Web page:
Oxfam highlights sharp inequality as Davos elite gathers

Oxfam is highlighting growing global inequality at this week's WEF gathering in the Swiss Alpine resort of Davos. (AP)
Updated 22 January 2018
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Oxfam highlights sharp inequality as Davos elite gathers

DAVOS: A CEO from one of the world’s top five global fashion brands has to work for just four days to earn what a garment worker in Bangladesh will earn in an entire lifetime, campaigning group Oxfam International said Monday.
In the run-up to the World Economic Forum in the Swiss ski resort of Davos, Oxfam has sought to put inequality at the heart of this week’s deliberations of the rich and powerful.
“The billionaire boom is not a sign of a thriving economy but a symptom of a failing economic system,” said Winnie Byanyima, Oxfam International’s executive director. “The people who make our clothes, assemble our phones and grow our food are being exploited to ensure a steady supply of cheap goods, and swell the profits of corporations and billionaire investors.”
In its report “Reward Work, Not Wealth,” Oxfam says 82 percent of the wealth generated last year went to the richest 1 percent of the global population while the poorest half of the world’s population — 3.7 billion people — saw no increase in their wealth.
Billionaire wealth, it added, has risen by an annual average of 13 percent since 2010, over six times more than the wages of average workers, and the number of billionaires rose at an astonishing rate of one every two days in the year to March 2017.
Oxfam listed a series of actions government should take, including limiting returns to shareholders and top executives, ensuring workers receive a minimum “living wage” and pushing through policies to eliminate the gender pay gap and protect the rights of women workers. It also urged a clampdown on tax avoidance and other associated practices, which have been highlighted by the recent publication of the “Panama Papers” and the “Paradise Papers.”
Oxfam, which has sought for several years sought to highlight the problem of inequality on the eve of the World Economic Forum, said that without action, the populist and nationalist tides around the world will only become more acute.
“We’ve seen a shift in narrative in terms of what people say, but we haven’t seen action to match those words,” said Nick Bryer, Oxfam’s Davos campaign manager.
Governments, he said, need to “get back into the driving seat” and challenge the big corporations and the billionaires.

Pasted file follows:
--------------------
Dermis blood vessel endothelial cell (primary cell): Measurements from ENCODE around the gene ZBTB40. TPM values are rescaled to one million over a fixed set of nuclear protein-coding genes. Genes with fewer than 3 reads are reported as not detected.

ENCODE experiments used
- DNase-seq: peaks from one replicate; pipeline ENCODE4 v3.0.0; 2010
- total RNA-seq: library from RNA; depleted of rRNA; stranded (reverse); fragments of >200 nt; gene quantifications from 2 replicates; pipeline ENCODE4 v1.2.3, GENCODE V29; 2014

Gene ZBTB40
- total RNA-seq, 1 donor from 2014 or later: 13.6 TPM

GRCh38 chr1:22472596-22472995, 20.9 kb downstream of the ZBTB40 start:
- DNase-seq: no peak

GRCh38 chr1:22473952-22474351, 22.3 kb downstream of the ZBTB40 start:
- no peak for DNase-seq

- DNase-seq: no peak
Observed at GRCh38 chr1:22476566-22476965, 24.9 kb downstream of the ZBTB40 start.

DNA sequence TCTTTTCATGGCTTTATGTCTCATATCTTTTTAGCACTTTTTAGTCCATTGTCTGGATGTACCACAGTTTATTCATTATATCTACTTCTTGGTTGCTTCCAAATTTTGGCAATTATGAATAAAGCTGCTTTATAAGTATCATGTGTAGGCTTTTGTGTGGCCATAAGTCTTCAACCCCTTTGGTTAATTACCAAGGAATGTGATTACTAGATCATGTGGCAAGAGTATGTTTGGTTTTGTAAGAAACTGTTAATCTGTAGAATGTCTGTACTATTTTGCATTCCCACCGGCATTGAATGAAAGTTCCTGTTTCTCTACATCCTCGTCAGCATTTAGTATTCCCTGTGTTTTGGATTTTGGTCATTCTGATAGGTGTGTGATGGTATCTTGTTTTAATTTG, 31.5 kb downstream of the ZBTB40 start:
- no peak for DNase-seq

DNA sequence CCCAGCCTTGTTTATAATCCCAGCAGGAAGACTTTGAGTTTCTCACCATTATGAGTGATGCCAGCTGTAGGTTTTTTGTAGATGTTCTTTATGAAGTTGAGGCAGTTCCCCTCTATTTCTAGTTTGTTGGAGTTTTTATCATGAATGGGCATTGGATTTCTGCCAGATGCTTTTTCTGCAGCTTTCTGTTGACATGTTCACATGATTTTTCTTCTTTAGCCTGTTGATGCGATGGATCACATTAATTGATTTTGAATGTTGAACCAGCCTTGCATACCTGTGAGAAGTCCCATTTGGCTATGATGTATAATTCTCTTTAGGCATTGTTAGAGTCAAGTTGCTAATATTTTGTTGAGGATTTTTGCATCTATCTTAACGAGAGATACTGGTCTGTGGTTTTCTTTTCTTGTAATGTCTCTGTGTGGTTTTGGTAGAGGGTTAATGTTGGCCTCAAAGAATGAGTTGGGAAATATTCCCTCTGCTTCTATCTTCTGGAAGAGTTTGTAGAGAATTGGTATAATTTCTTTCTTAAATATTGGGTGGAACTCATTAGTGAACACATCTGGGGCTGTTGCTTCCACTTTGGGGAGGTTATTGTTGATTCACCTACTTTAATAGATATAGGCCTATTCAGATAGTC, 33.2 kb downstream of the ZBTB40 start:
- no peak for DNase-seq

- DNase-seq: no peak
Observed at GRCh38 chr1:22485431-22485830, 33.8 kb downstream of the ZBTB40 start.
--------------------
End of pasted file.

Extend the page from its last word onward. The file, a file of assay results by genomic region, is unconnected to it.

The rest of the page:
“There’s plenty they can do,” he said.
While conceding that the efforts of Oxfam and other civil society groups have yet to force substantive change among governments, Bryer said it’s important that they carry on delivering the message to the rich and powerful at events like the World Economic Forum, a gathering that’s perceived by many as solely serving the needs of the global elite.
“People are realizing that shocks are fueled by inequalities,” he said.
Oxfam’s findings are based on the annual Global Wealth Databook of Swiss bank Credit Suisse, and Forbes’ billionaire ranking series


Flight rights group takes Ryanair to court over strike compensation

Updated 38 min 18 sec ago
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Flight rights group takes Ryanair to court over strike compensation

  • Ryanair had to cancel around 1 in 6 flights last week due to a walk-out by pilots in five European countries
  • The disruption affected 55,000 travelers

BERLIN: German passenger rights company Flightright is taking Ryanair to court over whether it should pay financial compensation to passengers affected by strikes at Europe’s largest low-cost carrier.
Ryanair had to cancel around 1 in 6 flights on Friday due to a walk-out by pilots in five European countries, disrupting an estimated 55,000 travelers.
The worst affected country was Germany, where 250 flights affected around 42,000 passengers.
EU rules state that passengers can claim monetary compensation of up to €400 for flights within the region for canceled or delayed flights, unless the reason is extraordinary circumstances, such as bad weather.
Strikes have generally fallen under extraordinary circumstances although a ruling by the European Court of Justice in April said that a wildcat strike by staff at German airline TUIfly following a restructuring could not be classed as extraordinary circumstances. Flightright said it believes Ryanair is therefore obliged to pay monetary compensation to customers and so has filed a complaint with a court in Frankfurt in a bid to clarify the rules around strikes.
A spokeswoman for the court said she was aware of the Flightright statement, but that she had not yet seen the complaint.
Ryanair said it fully complies with the European legislation on the matter, known as EU261.
“Under EU261 legislation, no compensation is payable when the union is acting unreasonably and totally beyond the airline’s control. If this was within our control, there would be no cancelations,” a spokesman said.
Passenger rights groups such as Flightright help passengers to claim compensation from airlines under EU261 rules but in exchange for a share of the compensation received.
Many European airlines, including Ryanair, therefore urge passengers to file claims with them directly instead.